Local NAACP branch demands town hall

Local NAACP branch demands town hall
March 02
06:15 2017

Move is part of statewide campaign toward officials.



The North Carolina NAACP launched its campaign to reach out to every U.S. senator and representative in the state earlier this week, when they hand delivered letters demanding public town hall meetings before the end of the month. The Winston-Salem Branch of the NAACP participated.

Simultaneously at 4 p.m. on Monday Feb. 27, 15 NAACP branches held news conferences and delivered letters with a list of demands including: a request to vote against the repeal of the Affordable Health Act, standing against executive orders or legislation that would deport immigrants or ban refugees or Muslims, the support of living wages and union rights, and the restoration of the all protections of the Voting Right Act.

The letter also called for state leaders to renounce lies about voter fraud and oppose voter suppression.

The local NAACP presented a letter to U.S. Sen. Richard Burr’s staff.

“This visit is part of our ongoing efforts to hold our elected officials accountable at every level,” said Rev. Alvin Carlisle, president of the Winston-Salem NAACP. “We believe our human and constitutional rights are non-negotiable.”

Before handing over the letter to Dean Myers, chief of staff of Burr’s local office, Carlisle and the group of 50 demonstrators were met by resistance from building security, but they wouldn’t be silenced. Instead of leaving, they formed a wall on the sidewalk just outside the build-ing located on West First Street and shouted their frustrations.

Greensboro native John Thompson said after losing his job and health insurance in 2013, the Affordable Care Act saved his life. Within that very same year Thompson was diagnosed with cancer, he said the health care act was his lifeline.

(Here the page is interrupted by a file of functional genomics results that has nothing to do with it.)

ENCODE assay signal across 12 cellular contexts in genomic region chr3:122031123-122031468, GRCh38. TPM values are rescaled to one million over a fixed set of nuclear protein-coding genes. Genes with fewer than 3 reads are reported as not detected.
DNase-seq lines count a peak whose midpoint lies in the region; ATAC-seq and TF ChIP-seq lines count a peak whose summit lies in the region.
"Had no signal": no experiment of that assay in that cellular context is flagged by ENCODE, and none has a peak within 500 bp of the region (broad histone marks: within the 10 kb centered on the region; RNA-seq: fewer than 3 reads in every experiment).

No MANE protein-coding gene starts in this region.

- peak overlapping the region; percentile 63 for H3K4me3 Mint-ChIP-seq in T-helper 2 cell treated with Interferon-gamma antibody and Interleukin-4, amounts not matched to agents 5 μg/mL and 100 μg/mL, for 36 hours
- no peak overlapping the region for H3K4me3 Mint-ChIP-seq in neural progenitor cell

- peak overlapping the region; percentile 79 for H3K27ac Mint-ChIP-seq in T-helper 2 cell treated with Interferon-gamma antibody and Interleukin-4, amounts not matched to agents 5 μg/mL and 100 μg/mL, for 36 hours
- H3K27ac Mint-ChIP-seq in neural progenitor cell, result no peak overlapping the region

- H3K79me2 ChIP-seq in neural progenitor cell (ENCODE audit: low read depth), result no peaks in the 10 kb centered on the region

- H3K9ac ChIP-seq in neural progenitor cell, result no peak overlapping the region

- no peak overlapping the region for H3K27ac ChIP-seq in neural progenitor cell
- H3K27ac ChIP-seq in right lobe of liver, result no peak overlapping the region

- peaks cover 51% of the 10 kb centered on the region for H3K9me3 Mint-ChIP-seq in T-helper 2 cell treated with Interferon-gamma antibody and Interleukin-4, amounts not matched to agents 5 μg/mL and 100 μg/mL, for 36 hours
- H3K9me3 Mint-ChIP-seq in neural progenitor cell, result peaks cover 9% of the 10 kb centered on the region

“Thank God for Obamacare,” said Thompson. “Without it I would have been uninsurable for the rest of my days. No diagnostic test, no surgery, no rehab, no hope.”

Thompson mentioned for 28 years he voted Republican but in his time of need the GOP was not there for him.

“For 40 years, I paid my taxes, I worked to sup-port my family but when my back was against the wall in the richest country in the world, Senator Burr, where was your GOP for me?” Thompson shouted at the building.

President of the state NAACP Youth and College Division, Dominique Penny, said it is an alarming concern that we are still facing some of the same challenges we faced 50 years ago, including the Voting Rights Act.

“Any effort to suppress the vote of the people is unjust and unconstitutional. Our vote is our voice and we will not be silenced.”

Although representatives declined to comment on Monday, Myers did say that he would make sure that Sen. Burr receives the list of demands from his constituents. When asked what’s next for the movement Penny, who currently attends Winston-Salem State University, said, “We can’t be all talk. We have to be about action.

“When we finally get this town hall, we’re demanding we need to show up in great numbers. We have to show them we mean business.”

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Tevin Stinson

Tevin Stinson

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